The voice of Lyons Township students for more than 100 years

LION Newspaper

The voice of Lyons Township students for more than 100 years

LION Newspaper

The voice of Lyons Township students for more than 100 years

LION Newspaper

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Forensics classes create Hope Packages

Students raise $2,800 for children in foster care
Forensics students collaborate to pack Hope Packages on Feb. 21 (Huffman/LION).

Each year at the start of the second semester, forensics classes partake in a social justice experience in which students look at wrongfully convicted individuals and explore the science behind how they were freed, forensics teacher Serena Lerma said. 

Last year, after discovering that 70% of all prison inmates were once in foster care, they decided to bring positivity to the lives of children living in a residential facility in Evanston through an organization called Lydia Homes. The students created packages with snacks, games, and other items, and brought them on Feb. 21 to about 36 children ages 8 to 14. 

“We really wanted to bring some light and fun to kids in foster care,” Lerma said. “A lot of them don’t have the same privileges that most students at LT get to experience. When you live in residential, the items that are truly yours are very limited, so it’s really great for them to get things to call their own, and to realize that there are people who are thinking of them and caring for them, despite any hard times that they might be going through.” 

About 275 forensics students worked together to plan the items that would fill the packages, surpassing their goal of $1,500 and raising a total of $2,800, forensics teacher Angela Patel said. After putting the care packages together, the students hand delivered them to the children living in the foster care facility. They hosted a pizza party, and spent time socializing and playing games with the kids.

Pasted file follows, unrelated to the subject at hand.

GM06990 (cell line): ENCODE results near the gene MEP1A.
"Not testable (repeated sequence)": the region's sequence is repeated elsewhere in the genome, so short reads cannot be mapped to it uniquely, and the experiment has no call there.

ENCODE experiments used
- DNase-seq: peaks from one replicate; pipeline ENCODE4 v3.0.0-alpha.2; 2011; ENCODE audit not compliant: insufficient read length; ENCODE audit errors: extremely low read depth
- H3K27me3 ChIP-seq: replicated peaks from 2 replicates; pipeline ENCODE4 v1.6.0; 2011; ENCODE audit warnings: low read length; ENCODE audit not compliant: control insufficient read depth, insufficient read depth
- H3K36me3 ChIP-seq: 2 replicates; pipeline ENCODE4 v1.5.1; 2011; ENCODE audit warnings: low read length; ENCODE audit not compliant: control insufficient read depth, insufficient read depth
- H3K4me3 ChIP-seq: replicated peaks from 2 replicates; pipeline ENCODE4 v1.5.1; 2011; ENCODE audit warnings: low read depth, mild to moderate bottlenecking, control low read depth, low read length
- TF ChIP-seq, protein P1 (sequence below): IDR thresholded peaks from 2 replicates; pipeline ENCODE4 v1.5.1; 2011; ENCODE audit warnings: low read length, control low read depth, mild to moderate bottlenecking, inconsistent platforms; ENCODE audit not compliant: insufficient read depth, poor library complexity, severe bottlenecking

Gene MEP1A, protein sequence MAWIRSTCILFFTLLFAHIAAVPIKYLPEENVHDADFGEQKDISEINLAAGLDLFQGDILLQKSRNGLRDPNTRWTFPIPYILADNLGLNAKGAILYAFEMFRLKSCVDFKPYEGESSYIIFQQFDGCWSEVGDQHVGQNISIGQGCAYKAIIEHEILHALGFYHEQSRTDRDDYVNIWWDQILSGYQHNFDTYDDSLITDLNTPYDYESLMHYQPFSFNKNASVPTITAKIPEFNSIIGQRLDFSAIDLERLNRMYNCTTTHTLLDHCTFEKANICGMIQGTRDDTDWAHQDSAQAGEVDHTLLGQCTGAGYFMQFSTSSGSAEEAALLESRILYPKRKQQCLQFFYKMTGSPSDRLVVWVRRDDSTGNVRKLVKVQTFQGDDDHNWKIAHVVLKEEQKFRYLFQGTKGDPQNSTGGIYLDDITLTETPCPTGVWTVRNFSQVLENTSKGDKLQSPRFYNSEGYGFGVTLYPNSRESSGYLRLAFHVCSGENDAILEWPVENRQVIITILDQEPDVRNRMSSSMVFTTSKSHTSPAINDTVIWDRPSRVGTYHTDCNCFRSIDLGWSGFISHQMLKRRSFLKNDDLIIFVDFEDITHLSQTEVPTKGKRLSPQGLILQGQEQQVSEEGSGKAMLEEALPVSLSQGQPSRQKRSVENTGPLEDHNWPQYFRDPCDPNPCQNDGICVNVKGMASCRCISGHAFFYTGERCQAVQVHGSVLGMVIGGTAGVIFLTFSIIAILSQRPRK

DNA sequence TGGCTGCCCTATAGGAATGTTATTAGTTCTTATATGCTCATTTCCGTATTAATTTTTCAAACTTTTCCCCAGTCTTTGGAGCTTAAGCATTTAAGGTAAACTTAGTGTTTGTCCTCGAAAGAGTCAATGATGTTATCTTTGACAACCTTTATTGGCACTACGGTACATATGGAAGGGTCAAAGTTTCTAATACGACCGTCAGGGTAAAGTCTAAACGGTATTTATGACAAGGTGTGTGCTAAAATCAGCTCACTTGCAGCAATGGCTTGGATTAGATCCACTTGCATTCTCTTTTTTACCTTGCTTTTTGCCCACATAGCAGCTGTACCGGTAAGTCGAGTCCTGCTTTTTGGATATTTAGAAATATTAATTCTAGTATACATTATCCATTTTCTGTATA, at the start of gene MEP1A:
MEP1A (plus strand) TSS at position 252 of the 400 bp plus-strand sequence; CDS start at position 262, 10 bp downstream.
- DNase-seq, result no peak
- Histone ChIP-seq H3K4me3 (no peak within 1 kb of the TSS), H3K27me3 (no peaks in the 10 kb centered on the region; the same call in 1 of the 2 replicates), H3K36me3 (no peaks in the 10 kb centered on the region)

“It was really heartwarming to see them sit down with the kids and have so many really positive interactions with them,” Patel said. “Our hope packages provide so much more than the items inside; they give children a way to communicate and interact with new people, and brighten their day overall.”

Though its purpose is to help the children receiving the packages, this effort is also beneficial for the LT students involved. 

“It was such an incredible experience for everybody who helped out,” forensics student Molly Kudlacz ‘25 said. “It felt great to give back.”

While the project has ended for the year, students, staff, and community members can get involved next February by donating to the forensics Hope Packages, and playing a role in bringing connection to local children living in foster care. 

“Anytime you are doing something good and helping others, it has a big impact on you,” Lerma said. “Hopefully this will make LT kids think about who else is out there, outside of the environment that they grew up in, and will inspire them to continue reaching out to those around them.”

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Mckinley Huffman
Mckinley Huffman, Managing Editor
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